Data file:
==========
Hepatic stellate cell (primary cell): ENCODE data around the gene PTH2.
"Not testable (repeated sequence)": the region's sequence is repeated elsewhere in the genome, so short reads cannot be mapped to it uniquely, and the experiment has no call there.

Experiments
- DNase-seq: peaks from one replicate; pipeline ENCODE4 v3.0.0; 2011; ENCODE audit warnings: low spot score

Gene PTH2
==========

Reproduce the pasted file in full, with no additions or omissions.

Hepatic stellate cell (primary cell): ENCODE data around the gene PTH2.
"Not testable (repeated sequence)": the region's sequence is repeated elsewhere in the genome, so short reads cannot be mapped to it uniquely, and the experiment has no call there.

Experiments
- DNase-seq: peaks from one replicate; pipeline ENCODE4 v3.0.0; 2011; ENCODE audit warnings: low spot score

Gene PTH2